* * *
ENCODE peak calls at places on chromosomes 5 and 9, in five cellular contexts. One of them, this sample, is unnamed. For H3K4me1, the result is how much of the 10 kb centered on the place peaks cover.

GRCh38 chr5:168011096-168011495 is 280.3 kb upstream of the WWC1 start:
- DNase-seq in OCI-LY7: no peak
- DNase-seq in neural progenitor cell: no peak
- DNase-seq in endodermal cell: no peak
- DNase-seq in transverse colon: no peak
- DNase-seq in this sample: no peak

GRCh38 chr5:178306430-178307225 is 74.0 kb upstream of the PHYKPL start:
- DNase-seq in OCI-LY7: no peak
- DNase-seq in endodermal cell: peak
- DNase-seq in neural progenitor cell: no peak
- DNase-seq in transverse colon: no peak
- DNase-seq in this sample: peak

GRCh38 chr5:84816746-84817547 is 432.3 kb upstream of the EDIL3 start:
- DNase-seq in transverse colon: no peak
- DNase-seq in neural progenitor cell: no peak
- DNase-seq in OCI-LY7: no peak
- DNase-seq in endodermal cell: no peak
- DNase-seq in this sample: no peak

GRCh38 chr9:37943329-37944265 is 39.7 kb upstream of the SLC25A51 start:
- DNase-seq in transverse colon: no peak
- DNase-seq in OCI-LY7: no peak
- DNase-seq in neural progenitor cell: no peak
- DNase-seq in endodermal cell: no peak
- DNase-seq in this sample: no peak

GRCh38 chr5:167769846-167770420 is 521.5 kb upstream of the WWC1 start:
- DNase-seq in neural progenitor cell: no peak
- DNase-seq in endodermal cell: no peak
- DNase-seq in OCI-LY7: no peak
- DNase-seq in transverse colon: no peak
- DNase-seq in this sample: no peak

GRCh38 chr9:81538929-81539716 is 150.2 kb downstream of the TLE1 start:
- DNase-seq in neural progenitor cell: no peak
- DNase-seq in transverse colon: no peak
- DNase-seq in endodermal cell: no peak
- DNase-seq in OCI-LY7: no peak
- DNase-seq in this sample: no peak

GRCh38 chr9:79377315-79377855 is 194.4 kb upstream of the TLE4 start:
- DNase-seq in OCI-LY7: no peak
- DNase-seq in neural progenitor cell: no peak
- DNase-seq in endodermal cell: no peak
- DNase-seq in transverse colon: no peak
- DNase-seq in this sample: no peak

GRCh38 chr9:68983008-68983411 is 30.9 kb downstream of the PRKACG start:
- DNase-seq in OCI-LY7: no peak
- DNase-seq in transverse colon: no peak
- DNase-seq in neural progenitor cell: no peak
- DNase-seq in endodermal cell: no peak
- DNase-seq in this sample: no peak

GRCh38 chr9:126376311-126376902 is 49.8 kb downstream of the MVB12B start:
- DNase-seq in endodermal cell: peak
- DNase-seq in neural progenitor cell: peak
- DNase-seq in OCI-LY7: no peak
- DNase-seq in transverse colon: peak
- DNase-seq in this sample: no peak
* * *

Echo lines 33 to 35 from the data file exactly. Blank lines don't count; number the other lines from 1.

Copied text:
- DNase-seq in neural progenitor cell: no peak
- DNase-seq in transverse colon: no peak
- DNase-seq in endodermal cell: no peak